Plus, those tourists from lower-tier cities bought more than people from top-tier ones, such as Beijing and Shanghai, according to findings from Alipay.
The data was taken from over 40 markets where Alipay can be used. It revealed the middle-aged were “the main driving force in outbound tourism and overseas consumption”.
As the South China Morning Post pointed out, the stats underline China’s love of paying by mobile. According to research firm IPSOS, a total of around 890 million people in China used their mobile to make payments during 2018. The mobile payments sector is dominated by Alibaba’s Alipay and Tencent Holdings’ WeChat Pay.
Another noteworthy trend garnered from Chinese New Year stats is the fact that 70% of young Hong Kongers broke with tradition this year and chose not to go home for the holiday.
British Airways’ Chinese New Year Solo Traveller Survey polled 1,002 Hong Kongers aged between 18 and 39, MarketingInteractive.com reported.
And the main reason they stayed away from home? The embarrassment and awkwardness of the whole family reunion ritual.
In particular, respondents cited not wanting to be asked why they hadn’t got a better job yet, why they weren’t married, and why there were still no children on the horizon. Another gripe was the sheer cost of having to hand over lai see money envelopes to members of the family.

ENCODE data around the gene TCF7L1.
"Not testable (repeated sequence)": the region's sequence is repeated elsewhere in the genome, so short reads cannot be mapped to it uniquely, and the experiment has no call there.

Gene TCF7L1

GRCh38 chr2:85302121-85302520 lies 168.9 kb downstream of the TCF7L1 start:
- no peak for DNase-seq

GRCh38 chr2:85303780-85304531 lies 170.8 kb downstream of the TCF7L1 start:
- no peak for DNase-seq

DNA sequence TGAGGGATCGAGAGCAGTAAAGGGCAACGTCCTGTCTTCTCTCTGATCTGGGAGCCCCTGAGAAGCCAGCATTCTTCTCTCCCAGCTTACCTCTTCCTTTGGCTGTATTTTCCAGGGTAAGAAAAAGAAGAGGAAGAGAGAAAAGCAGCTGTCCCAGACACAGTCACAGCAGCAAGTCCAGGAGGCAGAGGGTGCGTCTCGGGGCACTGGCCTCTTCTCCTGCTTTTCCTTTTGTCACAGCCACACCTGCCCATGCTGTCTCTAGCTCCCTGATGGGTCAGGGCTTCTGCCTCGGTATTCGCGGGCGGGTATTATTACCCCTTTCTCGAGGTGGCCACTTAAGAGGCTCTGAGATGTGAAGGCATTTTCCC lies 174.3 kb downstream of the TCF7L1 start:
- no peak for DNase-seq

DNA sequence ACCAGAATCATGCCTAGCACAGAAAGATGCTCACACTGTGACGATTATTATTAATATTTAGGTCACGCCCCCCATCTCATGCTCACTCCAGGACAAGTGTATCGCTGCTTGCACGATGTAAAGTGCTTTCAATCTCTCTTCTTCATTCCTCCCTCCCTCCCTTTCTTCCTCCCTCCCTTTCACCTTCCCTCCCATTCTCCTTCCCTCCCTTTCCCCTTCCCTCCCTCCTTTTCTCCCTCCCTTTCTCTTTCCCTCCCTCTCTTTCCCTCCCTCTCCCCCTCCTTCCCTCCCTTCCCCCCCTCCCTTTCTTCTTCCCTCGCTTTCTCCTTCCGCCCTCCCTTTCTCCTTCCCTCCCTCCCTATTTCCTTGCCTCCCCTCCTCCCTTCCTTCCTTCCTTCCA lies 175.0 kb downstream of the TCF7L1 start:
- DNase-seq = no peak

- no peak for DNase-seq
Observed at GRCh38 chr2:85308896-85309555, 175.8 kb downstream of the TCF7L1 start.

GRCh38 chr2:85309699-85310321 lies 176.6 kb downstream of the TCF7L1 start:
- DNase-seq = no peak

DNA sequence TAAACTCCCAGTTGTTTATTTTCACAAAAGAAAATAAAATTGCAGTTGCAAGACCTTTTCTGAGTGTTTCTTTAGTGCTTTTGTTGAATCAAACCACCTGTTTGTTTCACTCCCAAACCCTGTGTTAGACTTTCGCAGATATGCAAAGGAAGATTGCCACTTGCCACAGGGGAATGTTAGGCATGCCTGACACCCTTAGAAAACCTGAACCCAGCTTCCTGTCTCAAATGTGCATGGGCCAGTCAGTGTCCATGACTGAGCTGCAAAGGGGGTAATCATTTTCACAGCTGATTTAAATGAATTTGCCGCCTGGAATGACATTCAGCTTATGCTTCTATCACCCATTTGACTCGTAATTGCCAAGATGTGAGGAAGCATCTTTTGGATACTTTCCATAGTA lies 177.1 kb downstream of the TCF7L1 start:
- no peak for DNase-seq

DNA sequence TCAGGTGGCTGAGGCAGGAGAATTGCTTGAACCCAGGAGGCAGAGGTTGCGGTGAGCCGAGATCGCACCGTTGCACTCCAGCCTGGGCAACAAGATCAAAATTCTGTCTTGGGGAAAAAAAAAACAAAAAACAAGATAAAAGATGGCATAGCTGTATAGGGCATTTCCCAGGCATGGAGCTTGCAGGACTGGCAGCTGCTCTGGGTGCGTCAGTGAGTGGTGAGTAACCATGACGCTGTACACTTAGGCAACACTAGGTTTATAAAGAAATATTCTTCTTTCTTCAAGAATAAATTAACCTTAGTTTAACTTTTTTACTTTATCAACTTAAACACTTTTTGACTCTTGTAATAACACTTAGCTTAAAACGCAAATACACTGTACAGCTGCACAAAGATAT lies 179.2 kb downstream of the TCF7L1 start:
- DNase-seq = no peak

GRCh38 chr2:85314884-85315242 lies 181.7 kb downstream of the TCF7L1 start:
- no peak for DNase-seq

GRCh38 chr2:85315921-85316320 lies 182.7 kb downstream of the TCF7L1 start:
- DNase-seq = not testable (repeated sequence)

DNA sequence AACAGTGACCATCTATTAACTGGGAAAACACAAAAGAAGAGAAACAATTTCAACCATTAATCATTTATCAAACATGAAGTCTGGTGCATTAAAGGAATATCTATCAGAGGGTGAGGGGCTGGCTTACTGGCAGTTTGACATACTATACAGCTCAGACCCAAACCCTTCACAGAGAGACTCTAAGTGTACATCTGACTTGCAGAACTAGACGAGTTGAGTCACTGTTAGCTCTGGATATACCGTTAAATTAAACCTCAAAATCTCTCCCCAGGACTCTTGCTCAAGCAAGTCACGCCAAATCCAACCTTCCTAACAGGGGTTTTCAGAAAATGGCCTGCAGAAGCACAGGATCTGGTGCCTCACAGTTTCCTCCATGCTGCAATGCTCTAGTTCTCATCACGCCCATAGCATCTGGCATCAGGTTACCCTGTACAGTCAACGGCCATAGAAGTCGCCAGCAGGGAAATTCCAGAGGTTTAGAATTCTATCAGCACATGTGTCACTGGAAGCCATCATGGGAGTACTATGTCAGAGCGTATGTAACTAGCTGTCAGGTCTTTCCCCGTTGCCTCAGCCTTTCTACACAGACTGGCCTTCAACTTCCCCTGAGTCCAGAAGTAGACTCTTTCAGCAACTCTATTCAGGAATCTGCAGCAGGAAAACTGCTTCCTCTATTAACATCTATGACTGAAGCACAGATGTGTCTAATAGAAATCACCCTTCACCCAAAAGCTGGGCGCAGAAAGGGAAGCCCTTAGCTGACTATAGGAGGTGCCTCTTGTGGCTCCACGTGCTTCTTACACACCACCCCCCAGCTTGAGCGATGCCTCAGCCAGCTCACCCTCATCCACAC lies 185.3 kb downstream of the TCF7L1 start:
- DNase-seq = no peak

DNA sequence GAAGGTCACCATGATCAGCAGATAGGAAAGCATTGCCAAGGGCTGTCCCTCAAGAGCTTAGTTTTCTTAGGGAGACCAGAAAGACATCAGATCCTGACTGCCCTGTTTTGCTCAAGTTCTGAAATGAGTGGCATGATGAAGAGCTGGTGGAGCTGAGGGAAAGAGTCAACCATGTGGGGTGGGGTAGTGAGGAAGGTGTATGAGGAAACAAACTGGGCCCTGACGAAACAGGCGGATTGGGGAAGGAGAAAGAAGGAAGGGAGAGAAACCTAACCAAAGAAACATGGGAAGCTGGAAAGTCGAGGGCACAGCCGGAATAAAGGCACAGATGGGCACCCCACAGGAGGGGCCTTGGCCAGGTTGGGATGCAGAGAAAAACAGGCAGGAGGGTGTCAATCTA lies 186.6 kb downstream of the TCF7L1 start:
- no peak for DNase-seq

Instead of heading home, a significant proportion of young Hong Kongers were ready to head overseas for solo adventures. While just 7% said they’d be happy to travel alone in mainland China, 21% said they’d be keen to take a solo trip abroad.
Men were the most enthusiastic about solo travelling – 20% said they were actually considering travelling alone, while just 13% of women said the same.
Meanwhile, catering and retail spending in China this Lunar New Year hit a new record of $148.96 billion. While that figure represented growth of 8.5% on the previous year, it was slowest growth rate in ten years, reflecting a general slowdown in China’s economic growth rate.
Sourced from South China Morning Post, Marketing Interactive; additional content by WARC staff